United States Court of International Trade
Court Sustained Commerce’s Determinations in Part and Remands in Part
Before the Court in Guizhou Tyre Co. Ltd. et. al. v. United States, Slip Op. 19-59, Court No. 18-00100 (May 15, 2019) was a challenge by plaintiffs to certain aspects of Commerce’s determinations in the 2015 administrative review of the countervailing duty order on off-the-road tires from China. Specifically, plaintiffs challenge: “(1) Commerce’s benchmark calculations to determine the extent of subsidies received by Guizhou; (2) Commerce’s application of adverse facts available (“AFA”) to the Export Buyer’s Credit Program; and (3) Commerce’s decision to countervail the Processing Trade Program. For the following reasons the Court sustained Commerce in part and remanded in part.
In regards to the Export Buyer’s Credit Program issue, “Commerce may select from facts otherwise available when necessary information is not available in the record or when a party to a proceeding: (A) withholds information that is requested; (B) fails to provide such information in the form and manner requested; (C) significantly impedes a proceeding; or (D) provides information which cannot be verified.” Id. at 7. Both plaintiff and the Government of China (“GOC”) argued that none of plaintiffs’ customers benefited from the program, and this was shown through declarations and information provided that importers did not use the Credit Program. The Court said “because Commerce failed to explain what information the GOC has failed to provide and how that information was required for verification of the respondent’s claims” the determination was not supported by substantial evidence. Id. at 6.
The next issue handled by the Court was the benchmark calculations. “Where available, Commerce prefers to compare prices to actual transactions in the country in question.” Id. at 12. “But if the market in that country is distorted by government involvement … the Department will then consider the prices paid in that country as not an appropriate basis of comparison and will instead look to world market prices.” Id. In this case, Commerce used a non-distorted benchmark on synthetic rubber. Plaintiffs argued Commerce’s benchmark on synthetic rubber was not supported by substantial evidence. The Court agreed saying “Commerce’s barebones explanation … leaves the parties with an arbitrary decision” regarding the benchmark, the issue was remanded Id. at 15. Plaintiffs then argued against the agency’s application of AFA in the benchmarks because of government controlled domestic suppliers failed to cooperate. The Court said “there is no indication—either in the record or briefed by the parties—that the Department’s AFA finding was not properly applied,” as such the determinations were upheld.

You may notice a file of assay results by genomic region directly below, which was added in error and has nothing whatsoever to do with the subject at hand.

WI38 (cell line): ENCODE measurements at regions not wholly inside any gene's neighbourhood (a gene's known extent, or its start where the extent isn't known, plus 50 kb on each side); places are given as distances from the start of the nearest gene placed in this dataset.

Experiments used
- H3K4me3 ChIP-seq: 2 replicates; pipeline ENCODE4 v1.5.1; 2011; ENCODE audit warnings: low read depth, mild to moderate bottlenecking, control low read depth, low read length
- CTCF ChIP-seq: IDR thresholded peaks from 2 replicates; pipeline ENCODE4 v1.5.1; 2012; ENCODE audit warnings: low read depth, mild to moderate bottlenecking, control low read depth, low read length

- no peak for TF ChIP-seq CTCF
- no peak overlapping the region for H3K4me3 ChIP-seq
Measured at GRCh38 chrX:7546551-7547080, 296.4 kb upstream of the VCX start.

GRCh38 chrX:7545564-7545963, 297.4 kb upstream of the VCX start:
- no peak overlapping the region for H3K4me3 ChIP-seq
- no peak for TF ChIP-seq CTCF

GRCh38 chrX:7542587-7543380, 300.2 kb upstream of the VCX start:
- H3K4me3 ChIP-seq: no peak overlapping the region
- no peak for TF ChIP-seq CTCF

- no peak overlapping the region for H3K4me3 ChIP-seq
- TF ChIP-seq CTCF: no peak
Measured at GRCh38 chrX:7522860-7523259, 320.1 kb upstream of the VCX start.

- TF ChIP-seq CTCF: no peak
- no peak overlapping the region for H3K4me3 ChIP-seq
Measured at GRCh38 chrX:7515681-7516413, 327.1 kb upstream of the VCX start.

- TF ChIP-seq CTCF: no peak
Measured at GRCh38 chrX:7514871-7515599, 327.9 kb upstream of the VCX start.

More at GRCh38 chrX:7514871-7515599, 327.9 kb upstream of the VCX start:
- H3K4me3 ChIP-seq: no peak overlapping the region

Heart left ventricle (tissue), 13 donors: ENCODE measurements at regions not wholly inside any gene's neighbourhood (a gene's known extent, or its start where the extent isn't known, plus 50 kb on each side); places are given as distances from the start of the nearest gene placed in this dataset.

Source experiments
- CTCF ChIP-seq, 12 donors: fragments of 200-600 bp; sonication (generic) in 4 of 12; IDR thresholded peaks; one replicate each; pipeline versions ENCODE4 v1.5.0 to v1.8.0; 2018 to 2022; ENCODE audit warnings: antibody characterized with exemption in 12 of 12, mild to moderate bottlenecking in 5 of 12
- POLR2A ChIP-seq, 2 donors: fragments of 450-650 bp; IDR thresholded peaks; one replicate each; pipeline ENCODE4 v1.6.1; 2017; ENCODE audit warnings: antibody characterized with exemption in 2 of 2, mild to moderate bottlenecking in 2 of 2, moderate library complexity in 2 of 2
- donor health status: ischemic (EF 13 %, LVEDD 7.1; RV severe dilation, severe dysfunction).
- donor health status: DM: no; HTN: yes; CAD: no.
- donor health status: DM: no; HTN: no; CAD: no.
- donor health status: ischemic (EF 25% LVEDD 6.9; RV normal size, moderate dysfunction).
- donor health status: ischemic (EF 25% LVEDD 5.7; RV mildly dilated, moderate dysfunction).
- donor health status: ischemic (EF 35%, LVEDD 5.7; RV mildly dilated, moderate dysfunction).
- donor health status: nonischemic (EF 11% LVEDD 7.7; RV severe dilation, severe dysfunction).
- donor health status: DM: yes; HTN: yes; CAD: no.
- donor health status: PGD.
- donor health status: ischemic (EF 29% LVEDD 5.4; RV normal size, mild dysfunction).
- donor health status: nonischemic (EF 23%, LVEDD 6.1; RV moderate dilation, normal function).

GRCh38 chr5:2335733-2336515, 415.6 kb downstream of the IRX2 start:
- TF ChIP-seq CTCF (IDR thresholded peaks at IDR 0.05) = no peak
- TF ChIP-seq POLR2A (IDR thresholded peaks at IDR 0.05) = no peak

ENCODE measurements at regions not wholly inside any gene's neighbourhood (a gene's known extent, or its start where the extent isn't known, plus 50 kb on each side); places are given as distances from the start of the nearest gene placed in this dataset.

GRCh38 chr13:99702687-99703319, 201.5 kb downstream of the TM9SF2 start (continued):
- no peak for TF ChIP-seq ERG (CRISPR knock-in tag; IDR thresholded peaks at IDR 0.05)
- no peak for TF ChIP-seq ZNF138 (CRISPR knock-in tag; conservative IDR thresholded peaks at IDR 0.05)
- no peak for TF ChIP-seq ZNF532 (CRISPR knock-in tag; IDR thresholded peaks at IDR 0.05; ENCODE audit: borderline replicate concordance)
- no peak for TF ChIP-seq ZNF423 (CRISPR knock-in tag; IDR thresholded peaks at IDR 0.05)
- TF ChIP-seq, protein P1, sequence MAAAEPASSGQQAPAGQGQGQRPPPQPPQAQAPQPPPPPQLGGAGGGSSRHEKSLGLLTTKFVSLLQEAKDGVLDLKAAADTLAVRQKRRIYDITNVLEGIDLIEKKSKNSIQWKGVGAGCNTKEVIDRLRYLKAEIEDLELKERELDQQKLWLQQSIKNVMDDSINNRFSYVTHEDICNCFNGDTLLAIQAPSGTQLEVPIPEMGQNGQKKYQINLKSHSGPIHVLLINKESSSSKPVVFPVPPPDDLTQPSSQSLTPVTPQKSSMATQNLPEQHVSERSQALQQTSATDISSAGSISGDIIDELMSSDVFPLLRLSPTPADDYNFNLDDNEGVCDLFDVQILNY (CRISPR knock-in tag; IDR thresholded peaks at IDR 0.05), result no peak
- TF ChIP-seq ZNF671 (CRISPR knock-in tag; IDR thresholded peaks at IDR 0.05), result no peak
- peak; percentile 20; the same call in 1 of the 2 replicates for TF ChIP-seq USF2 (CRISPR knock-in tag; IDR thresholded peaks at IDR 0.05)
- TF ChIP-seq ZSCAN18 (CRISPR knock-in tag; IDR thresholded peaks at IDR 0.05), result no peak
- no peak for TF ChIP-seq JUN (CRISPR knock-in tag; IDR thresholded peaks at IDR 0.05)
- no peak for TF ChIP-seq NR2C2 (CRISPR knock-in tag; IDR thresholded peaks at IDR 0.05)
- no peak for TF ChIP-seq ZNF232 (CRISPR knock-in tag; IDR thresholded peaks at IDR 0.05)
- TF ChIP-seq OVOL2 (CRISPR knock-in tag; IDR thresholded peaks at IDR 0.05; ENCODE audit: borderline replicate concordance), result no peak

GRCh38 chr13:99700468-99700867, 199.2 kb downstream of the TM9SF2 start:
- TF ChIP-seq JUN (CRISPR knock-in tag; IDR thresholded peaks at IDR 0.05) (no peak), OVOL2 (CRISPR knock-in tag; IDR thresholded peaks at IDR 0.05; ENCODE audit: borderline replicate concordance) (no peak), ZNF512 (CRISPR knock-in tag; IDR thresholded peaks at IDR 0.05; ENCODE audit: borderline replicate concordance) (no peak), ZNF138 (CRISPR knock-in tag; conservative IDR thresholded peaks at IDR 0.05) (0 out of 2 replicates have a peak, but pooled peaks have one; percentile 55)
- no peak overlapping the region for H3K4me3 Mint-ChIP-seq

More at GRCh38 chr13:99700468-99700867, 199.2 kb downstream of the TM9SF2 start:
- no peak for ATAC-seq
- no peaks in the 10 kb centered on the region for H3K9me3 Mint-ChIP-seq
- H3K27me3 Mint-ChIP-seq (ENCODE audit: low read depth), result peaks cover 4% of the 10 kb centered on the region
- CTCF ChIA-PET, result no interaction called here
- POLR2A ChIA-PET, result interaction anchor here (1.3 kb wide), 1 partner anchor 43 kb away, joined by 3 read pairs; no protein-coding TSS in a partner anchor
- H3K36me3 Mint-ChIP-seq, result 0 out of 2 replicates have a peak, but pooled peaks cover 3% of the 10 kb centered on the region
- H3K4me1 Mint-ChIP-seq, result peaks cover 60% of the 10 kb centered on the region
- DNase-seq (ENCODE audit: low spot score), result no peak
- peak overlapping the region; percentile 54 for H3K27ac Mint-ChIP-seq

The final issue was Commerce’s decision to find that the Processing Trade Program provided countervailable subsidies. When “analyzing whether a program for exemption of import charges upon export results in a countervailable benefit, Commerce is to consider whether the government in question maintains controls adequate to ensure that any remission or exemption of import duties does not extend to duties on inputs not consumed in production for export.” Id. at 20. The Court said Commerce’s determination was reasonable because “the GOC failed to specifically explain or document how it determined the quantity of rubber, nylon cord or carbon black consumed in the production process.” Id. at 22. Thus, Commerce’s decision in this instance was supported by substantial evidence.
Court Sustained ITC’s Affirmative Injury Determination